By Dr. John Michaelides
By Dr. John Michaelides
This column is written by Dr. John Michaelides of the Guelph Food Technology Centre 519-821-1246, www.gftc.ca.
This column is written by Dr. John Michaelides of the Guelph Food Technology Centre 519-821-1246, www.gftc.ca .
Question: A new variant of wheat rust is threatening the wheat crops globally. What do we know about this disease and how will it affect the baking industry?
Answer: The baking industry along with the entire food industry is facing tremendous pressures due to the continuous increase of the cost of raw ingredients. It is widely accepted that these problems are due to many factors and they cannot be attributed to a single cause.
Demand for commodities for use as raw materials for biofuels and bioproducts has escalated and, coupled with the land displacement for growing specific crops, has dominated the increase in the cost of ingredients for the food supply. Other factors for such increases include weather effects such as drought, flats and other catastrophic events. In addition to these factors, there is a growing demand for processed foods and meat in the highly populated and changing developing countries such as China and India. This demand is exerting more pressure on the ingredient and commodity markets.
During the thousands of years of history of crop cultivation, major catastrophes were reported mainly attributed to bad weather, insect infestations, and microbial diseases.
Most of the progress in reducing the effects of these causes deals with the development of pesticides and breeding new varieties of crops that are resistant to such diseases.
Today we are facing a new challenge with one of these causes we had a fairly good control over in the past 60 to 100 years. Wheat stem rust has been known since biblical times as the “wheat plague.” This wheat disease is rearing its head again, threatening worldwide devastation of wheat crops.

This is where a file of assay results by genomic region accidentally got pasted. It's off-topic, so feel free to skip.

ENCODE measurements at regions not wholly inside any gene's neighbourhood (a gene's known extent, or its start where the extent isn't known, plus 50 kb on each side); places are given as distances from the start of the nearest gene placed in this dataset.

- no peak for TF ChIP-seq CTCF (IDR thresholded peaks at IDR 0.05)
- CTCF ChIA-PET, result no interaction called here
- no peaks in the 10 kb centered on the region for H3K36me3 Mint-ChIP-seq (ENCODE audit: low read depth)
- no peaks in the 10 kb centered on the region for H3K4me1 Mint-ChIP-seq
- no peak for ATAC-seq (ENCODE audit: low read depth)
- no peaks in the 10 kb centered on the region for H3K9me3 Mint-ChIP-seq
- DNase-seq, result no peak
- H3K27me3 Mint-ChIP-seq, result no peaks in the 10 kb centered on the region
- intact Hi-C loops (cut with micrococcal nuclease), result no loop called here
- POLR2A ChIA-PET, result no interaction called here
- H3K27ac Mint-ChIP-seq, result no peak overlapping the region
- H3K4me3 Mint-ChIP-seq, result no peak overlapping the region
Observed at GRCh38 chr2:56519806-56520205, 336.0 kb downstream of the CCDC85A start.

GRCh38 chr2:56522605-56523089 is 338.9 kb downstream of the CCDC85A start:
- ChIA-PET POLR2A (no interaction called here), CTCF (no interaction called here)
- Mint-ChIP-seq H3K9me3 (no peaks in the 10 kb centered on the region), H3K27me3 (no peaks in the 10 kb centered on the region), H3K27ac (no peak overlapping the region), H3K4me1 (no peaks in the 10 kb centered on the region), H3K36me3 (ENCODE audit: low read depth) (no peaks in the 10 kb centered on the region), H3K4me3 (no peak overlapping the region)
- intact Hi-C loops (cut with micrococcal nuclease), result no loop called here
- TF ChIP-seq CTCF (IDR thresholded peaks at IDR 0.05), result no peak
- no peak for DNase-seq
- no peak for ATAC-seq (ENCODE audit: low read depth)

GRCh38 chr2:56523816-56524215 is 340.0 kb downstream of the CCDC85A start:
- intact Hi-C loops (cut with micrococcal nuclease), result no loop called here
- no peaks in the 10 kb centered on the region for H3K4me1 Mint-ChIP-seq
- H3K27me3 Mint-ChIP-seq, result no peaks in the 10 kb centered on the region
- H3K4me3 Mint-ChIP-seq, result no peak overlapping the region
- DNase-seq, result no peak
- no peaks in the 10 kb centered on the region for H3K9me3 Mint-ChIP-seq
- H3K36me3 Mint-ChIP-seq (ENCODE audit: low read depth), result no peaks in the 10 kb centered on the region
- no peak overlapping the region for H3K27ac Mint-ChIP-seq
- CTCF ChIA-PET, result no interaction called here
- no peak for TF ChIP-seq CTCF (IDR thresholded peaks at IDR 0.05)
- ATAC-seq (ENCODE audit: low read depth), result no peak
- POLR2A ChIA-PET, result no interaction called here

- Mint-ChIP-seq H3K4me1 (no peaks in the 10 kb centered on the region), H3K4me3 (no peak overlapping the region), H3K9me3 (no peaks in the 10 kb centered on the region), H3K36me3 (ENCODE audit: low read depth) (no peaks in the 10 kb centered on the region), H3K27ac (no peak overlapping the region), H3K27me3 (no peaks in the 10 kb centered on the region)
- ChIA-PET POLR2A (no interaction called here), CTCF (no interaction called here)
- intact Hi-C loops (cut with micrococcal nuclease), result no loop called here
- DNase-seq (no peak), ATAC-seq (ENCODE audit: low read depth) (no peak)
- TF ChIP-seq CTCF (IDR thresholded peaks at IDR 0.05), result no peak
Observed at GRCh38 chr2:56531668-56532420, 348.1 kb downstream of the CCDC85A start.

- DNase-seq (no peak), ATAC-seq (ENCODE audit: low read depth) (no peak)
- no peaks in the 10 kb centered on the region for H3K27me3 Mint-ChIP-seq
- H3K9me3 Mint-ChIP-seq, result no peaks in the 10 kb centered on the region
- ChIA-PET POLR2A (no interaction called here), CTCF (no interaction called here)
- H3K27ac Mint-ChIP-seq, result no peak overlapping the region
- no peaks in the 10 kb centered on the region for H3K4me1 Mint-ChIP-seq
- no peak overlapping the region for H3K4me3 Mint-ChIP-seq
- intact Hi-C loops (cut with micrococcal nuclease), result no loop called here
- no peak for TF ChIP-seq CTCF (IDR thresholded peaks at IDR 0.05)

Wheat rust is an infection of the wheat stalk by the fungus Puccinia gramminis, which produces many characteristically rust-red coloured pustules on the stem of the plant. Each of these pustules contain billions of spores that, when they become airborne, follow the wind patterns and are transported to great distances, infecting wheat fields thousands of miles away. The infected wheat plants eventually die.
The wheat rust fungus follows a cycle that alternates between the cereal crops and the barberry plant. The spores that we see on the stem of wheat are parts of the asexual reproduction cycle. During this cycle the fungus will continue to reproduce asexually and infect other cereals. At the end of the season, the fungus will produce another type of spore that will overwinter in the soil and emerge in the spring, producing yet another type of spore that infects only the barberry plant. On the barberry plant, they complete their sexual cycle and produce another type of spore that is transmitted by wind to infect the cereal plant and result in the rust disease as we know it.
The relationship between the barberry plant and the life cycle of the rust was elucidated a long time ago, and in the early 1900s, when the wheat rust epidemics devastated the crops in North America, the USDA initiated the barberry eradication program. This action did not completely eradicate the wheat rust but it did bring it under control.